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Periodical article Periodical article Leiden University catalogue Leiden University catalogue WorldCat catalogue WorldCat
Title:Kikuyu-Maasai Nutrition and Colonial Science: The Orr and Gilks Study in late 1920s Kenya Revisited
Author:Brantley, Cynthia
Year:1997
Periodical:International Journal of African Historical Studies
Volume:30
Issue:1
Pages:49-86
Language:English
Geographic terms:Kenya
Great Britain
Subjects:Kikuyu
Maasai
colonialism
nutrition
food
Peoples of Africa (Ethnic Groups)
History and Exploration
Bibliography/Research
External link:https://www.jstor.org/stable/221546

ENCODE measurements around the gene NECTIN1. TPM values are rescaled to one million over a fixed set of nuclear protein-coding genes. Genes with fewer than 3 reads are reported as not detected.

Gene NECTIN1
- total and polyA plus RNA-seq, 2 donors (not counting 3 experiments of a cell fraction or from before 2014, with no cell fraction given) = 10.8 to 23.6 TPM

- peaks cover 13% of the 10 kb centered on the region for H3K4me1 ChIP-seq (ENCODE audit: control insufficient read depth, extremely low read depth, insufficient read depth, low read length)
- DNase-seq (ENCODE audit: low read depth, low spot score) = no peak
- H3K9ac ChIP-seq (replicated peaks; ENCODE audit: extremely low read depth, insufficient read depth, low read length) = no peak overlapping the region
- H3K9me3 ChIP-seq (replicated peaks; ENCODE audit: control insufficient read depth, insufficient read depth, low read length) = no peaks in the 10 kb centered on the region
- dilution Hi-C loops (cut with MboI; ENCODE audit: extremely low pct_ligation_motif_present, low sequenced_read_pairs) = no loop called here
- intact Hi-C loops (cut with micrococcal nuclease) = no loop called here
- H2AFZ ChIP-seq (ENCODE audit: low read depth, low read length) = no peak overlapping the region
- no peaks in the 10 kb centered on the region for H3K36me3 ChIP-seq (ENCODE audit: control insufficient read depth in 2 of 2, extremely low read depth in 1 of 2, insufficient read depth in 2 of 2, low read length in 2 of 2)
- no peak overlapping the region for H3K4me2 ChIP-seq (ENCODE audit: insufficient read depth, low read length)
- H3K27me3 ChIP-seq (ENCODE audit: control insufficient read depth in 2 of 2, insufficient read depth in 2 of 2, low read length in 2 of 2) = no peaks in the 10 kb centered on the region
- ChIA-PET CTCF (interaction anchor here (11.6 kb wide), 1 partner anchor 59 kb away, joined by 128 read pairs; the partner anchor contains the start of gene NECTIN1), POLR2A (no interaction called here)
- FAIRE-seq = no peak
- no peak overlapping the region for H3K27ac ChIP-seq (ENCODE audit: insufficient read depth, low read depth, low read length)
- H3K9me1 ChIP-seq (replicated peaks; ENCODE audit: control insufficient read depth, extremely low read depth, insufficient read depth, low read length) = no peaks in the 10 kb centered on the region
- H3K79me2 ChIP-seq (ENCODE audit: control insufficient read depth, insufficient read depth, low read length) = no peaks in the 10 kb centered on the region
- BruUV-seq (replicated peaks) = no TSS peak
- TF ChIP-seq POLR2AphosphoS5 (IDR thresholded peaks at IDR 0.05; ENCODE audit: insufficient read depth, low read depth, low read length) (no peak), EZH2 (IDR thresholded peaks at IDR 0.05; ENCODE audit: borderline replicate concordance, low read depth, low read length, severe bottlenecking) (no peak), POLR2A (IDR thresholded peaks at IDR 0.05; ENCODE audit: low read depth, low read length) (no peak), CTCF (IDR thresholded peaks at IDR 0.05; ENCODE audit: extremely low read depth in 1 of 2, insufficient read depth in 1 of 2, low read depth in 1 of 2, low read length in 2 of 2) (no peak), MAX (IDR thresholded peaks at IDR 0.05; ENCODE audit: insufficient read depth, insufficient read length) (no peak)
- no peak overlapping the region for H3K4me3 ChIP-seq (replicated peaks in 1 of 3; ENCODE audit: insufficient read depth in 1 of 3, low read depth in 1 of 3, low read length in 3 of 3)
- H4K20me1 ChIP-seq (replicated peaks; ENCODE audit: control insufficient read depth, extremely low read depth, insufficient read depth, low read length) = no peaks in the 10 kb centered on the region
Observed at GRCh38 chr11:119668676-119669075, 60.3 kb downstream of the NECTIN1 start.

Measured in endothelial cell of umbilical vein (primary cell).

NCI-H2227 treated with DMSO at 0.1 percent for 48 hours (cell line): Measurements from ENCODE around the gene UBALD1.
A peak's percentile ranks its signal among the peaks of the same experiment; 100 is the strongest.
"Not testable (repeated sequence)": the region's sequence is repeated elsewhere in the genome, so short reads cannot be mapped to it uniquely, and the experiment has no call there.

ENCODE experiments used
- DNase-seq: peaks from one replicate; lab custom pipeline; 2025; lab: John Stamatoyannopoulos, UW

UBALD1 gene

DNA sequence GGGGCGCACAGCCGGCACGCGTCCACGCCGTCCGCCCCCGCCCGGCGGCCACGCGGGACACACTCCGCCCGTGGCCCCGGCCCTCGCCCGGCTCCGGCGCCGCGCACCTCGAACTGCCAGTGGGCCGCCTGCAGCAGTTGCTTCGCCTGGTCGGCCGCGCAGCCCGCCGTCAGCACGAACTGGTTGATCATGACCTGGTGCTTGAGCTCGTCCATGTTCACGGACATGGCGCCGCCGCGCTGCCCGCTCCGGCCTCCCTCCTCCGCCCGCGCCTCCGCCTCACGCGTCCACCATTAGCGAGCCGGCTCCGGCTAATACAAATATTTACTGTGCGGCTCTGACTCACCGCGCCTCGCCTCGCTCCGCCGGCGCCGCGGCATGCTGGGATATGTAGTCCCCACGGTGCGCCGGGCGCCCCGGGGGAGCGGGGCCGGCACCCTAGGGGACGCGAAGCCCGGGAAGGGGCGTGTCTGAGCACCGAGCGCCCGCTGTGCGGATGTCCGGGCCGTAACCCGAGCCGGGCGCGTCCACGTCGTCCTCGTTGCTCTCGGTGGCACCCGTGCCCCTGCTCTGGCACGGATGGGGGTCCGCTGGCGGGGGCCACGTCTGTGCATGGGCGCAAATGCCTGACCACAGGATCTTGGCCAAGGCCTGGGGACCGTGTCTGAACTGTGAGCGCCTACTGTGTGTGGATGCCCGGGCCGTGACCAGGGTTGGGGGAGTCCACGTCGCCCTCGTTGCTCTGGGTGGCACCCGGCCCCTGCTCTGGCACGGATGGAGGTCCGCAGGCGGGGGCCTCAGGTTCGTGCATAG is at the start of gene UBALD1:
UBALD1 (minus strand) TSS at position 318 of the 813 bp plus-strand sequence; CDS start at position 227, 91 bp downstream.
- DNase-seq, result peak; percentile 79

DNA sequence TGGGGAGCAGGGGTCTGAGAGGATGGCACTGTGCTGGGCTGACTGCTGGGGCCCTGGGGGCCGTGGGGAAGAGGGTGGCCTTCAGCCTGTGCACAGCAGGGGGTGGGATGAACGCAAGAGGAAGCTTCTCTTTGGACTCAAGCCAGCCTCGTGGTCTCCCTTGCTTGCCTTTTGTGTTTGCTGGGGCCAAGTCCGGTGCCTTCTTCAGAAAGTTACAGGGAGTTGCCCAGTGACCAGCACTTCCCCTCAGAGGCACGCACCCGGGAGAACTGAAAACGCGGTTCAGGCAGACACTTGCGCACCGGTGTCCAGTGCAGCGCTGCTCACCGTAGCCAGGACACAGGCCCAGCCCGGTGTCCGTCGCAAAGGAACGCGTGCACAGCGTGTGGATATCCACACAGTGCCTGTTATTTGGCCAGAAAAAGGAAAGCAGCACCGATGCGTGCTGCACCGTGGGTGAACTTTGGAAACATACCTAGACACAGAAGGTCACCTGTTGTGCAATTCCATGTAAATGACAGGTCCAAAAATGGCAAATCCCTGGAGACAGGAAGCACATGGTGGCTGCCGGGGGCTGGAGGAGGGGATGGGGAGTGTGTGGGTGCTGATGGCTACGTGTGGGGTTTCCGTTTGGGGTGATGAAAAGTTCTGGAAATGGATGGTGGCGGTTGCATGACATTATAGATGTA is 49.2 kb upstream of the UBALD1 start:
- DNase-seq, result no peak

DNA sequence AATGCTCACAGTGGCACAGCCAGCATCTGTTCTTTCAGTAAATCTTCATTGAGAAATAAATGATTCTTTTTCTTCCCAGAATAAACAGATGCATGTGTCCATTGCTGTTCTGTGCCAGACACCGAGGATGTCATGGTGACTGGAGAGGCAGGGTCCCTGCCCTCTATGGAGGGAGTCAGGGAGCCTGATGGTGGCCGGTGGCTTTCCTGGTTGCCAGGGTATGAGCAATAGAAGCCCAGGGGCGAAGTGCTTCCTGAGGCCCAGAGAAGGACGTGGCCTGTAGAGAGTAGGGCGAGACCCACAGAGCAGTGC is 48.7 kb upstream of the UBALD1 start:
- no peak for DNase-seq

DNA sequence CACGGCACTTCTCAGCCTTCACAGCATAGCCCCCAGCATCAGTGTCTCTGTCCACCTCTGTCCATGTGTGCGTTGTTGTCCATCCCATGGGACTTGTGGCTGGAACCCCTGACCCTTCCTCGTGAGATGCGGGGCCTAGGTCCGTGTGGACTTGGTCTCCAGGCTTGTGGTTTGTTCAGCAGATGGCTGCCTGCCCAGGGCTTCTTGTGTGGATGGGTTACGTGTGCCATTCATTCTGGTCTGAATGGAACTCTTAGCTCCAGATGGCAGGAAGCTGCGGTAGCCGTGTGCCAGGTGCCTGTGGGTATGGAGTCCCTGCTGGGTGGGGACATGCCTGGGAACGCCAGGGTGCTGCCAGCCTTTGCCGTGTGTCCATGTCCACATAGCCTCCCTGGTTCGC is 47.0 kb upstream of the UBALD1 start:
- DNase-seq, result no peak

Abstract:The first extensive colonial field study of African nutrition in the British colonies influenced the understanding of African diet on a scale reaching far beyond the scope of the study itself. Begun in 1926 under the supervision of John Boyd Orr and J.L. Gilks, the study compared the diets and health problems of Kenya's agricultural Kikuyu and pastoral Maasai populations. This article explores the significance of the study, how the findings were interpreted, and how they were used. The study found that both populations had sufficient calories but that they also had some difficult health problems. Investigators concluded that the Maasai, with a diet of milk and meat, were better off than the Kikuyu, with a vegetarian diet. But the study was constrained from the beginning by contemporary assumptions regarding African diet and health, including the existence of 'tribal diets' of long standing. By taking the position that there were 'tribal diets', the study encouraged that belief to become fact. Its design reflected the key colonial need for ablebodied labourers. The study also suffered from faulty assumptions about the impact of colonialism on various aspects of African diet. The author argues that some major discoveries were ignored and that the findings were used and misused in such a way that they were misleading. Notes, ref.
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